Quantcast

Transit Group Collects Commuting Horror Stories in Push for MTA Funding

 Riders Alliance will send the stories to state lawmakers, urging them to fund the MTA's capital plan.
Riders Alliance Collects Subway 'Horror Stories'
View Full Caption

LONG ISLAND CITY — A transit advocacy group is collecting "subway horror stories" from commuters this week — part of a campaign pushing for state funding for the MTA to repair the city's aging subway system.

Riders Alliance members were at the Queensboro Plaza station in Long Island City during the Tuesday morning rush asking straphangers to write down their worst subway stories, which they displayed on a bench on the Manhattan-bound platform.

Lena Cheung, a 7 train rider, wrote of how she was once stranded for an hour on her way to work, only to have the train go backwards once it started moving again.

"It's not OK to be a full hour late for work," she said of the ordeal. "It's not just the 7 train — it's a lot of other trains."

Another rider wrote of being stuck on a 7 train for three hours, and "no idea what was happening," while another complained of the trains being packed, with "people all in your face."

"Watching three trains pass by because they're too full," a third straphanger wrote.

"7 train horrible frequency," yet another penned. "Almost got fired!"

Riders Alliance will be compiling these terrible train tales from around the system this week, both in person at the city's subway stations and on its website.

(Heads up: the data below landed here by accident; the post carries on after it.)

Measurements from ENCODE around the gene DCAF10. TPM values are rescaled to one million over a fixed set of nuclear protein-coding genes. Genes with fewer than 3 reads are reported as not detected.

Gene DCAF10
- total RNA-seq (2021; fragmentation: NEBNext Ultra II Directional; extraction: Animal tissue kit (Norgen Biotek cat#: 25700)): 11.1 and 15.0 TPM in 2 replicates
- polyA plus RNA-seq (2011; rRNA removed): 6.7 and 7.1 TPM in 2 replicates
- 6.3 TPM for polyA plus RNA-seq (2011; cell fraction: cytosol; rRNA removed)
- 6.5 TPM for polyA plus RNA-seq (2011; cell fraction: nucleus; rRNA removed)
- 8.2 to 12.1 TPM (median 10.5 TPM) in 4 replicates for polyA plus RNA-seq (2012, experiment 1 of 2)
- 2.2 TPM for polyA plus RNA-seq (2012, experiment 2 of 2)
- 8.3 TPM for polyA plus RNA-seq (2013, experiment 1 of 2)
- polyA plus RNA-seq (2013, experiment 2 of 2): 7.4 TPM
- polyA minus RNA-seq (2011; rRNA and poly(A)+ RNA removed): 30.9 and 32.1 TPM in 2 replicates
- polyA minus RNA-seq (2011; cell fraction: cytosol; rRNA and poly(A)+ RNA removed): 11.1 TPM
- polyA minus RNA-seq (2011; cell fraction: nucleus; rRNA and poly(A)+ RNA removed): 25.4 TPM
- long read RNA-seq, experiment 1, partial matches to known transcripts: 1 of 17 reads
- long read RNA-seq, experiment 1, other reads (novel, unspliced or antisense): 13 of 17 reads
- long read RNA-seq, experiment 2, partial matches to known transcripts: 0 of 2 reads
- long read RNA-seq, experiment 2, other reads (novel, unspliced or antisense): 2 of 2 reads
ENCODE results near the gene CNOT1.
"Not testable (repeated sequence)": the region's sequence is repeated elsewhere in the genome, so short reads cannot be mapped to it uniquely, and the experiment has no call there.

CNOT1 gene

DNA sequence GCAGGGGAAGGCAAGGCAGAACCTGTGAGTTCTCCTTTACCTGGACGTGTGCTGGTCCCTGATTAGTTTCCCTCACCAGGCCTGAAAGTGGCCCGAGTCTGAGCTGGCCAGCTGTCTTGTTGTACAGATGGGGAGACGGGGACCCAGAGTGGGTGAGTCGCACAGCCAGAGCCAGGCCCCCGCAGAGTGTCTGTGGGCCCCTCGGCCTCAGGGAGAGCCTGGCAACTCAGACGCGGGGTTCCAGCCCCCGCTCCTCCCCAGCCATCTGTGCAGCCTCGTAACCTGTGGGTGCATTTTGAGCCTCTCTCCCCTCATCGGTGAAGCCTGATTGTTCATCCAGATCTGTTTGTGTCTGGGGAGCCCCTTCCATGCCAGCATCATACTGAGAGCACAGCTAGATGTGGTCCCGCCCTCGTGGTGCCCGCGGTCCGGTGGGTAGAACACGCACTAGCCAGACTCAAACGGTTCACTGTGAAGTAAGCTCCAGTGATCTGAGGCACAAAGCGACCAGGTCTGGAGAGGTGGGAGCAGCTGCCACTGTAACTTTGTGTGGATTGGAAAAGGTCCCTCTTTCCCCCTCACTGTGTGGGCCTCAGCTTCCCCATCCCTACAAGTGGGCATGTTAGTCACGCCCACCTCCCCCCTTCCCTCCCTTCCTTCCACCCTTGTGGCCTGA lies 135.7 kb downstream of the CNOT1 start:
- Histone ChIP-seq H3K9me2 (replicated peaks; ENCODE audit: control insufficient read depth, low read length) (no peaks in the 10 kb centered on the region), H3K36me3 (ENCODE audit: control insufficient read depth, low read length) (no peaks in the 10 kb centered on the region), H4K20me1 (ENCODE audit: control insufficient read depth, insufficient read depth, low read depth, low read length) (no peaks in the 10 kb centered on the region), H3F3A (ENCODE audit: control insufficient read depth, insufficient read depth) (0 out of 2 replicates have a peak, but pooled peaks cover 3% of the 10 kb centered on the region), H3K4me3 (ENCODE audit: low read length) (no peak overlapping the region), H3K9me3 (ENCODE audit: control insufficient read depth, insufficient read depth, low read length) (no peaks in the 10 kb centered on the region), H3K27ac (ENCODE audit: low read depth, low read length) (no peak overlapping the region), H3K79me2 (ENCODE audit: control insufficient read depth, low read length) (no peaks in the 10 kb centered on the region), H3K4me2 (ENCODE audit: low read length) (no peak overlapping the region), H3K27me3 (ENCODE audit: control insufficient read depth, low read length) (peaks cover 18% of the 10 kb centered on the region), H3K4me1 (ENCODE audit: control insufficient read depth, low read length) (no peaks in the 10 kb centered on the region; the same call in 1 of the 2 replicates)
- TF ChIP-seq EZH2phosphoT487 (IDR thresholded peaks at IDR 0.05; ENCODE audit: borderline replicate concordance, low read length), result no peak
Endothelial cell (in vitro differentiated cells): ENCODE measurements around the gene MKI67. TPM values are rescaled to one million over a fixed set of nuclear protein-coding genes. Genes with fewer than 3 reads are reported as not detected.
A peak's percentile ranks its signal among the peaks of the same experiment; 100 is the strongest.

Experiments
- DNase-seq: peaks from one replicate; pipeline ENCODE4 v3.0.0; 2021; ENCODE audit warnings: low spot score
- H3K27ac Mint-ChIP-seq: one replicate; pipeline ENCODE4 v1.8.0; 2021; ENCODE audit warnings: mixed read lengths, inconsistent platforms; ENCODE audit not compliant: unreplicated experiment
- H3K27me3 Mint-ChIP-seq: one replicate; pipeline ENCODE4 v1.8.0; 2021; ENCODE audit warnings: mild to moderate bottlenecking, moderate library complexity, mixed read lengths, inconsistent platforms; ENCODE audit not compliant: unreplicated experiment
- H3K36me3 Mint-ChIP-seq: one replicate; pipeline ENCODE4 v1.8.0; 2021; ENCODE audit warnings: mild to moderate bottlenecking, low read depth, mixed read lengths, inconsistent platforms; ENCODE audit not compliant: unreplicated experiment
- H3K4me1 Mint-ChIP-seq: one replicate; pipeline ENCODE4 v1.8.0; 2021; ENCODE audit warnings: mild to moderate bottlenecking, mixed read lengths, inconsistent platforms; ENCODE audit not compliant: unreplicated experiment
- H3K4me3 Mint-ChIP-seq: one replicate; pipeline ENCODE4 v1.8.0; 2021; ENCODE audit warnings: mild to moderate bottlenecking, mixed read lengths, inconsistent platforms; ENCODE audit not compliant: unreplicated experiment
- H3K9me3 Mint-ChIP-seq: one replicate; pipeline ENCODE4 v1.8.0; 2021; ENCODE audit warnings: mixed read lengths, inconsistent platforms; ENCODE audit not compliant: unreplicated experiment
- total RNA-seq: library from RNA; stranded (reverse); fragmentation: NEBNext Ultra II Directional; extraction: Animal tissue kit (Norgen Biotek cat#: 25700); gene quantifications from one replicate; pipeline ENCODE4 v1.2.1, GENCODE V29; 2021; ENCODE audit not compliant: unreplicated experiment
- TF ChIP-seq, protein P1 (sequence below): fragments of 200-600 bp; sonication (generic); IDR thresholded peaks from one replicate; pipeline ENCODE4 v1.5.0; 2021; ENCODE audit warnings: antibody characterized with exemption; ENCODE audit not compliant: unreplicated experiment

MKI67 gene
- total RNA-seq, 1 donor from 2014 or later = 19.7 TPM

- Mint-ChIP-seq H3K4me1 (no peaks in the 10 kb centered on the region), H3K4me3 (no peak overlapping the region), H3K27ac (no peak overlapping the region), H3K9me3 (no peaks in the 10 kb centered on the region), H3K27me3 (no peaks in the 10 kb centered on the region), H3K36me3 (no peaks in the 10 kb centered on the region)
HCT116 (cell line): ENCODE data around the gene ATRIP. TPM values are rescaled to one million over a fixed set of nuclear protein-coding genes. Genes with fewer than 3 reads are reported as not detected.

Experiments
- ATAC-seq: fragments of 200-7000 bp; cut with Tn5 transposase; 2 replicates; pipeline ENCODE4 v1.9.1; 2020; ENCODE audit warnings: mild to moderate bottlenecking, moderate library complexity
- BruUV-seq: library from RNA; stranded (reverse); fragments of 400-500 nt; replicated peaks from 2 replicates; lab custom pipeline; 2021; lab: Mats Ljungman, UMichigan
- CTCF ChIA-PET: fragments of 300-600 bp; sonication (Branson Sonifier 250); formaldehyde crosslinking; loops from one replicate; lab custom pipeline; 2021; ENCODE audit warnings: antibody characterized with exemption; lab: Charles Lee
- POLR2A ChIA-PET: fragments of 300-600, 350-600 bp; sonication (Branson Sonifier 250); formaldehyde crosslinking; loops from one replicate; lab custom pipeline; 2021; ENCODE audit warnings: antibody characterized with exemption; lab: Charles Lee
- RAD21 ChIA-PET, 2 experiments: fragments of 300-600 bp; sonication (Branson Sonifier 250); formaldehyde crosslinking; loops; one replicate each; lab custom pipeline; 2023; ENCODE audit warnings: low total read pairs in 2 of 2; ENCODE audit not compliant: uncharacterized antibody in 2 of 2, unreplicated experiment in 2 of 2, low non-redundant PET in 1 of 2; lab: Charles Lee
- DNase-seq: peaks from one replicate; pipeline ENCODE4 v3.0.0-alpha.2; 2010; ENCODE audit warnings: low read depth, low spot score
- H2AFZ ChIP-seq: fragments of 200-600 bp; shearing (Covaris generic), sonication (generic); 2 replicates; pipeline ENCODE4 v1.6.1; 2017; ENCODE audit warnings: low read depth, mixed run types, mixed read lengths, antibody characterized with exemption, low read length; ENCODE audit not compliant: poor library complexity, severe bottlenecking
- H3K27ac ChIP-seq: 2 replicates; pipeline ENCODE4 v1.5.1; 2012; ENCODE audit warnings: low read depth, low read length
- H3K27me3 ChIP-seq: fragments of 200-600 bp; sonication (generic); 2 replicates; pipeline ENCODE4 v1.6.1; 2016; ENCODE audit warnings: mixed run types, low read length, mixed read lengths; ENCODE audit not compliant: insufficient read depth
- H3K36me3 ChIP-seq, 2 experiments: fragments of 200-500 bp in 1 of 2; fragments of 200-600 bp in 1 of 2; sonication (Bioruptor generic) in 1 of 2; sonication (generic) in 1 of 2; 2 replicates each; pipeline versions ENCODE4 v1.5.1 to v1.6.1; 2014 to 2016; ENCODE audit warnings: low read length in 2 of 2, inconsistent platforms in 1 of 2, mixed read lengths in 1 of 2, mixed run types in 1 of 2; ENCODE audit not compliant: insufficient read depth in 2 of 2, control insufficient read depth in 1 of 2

The group plans to send them to Gov. Andrew Cuomo and the state lawmakers, urging them to fund the MTA's proposed $32-billion capital plan, which would pay for repairs and improvement projects for the next five years.

"If Gov. Cuomo and state lawmakers don’t fund the next MTA capital program, riders are going to see a lot more of these signal malfunctions and train breakdowns in the future," John Raskin, executive director for Riders Alliance, said in a statement.

"Our transit system is better in every way than it was in the 1980s, but if we don’t invest the funds to maintain it, we’ll see the bad old days come back."

Riders can also tweet their stories using the hashtags #subwaystruggles and #thankscuomo.

The campaign comes a week after Queens leaders held a rally calling for better service on the 7  line, and follows two days in a row where service on the L train was disrupted during the morning commute.

In an email, MTA spokesman Kevin Ortiz said funding will help the transit system improve.

"As the Riders Alliance points out — as subway ridership continues to grow past 6 million a day, fully funding the MTA's 2015-2019 Capital Program will let us renew, enhance and expand the MTA network," he said.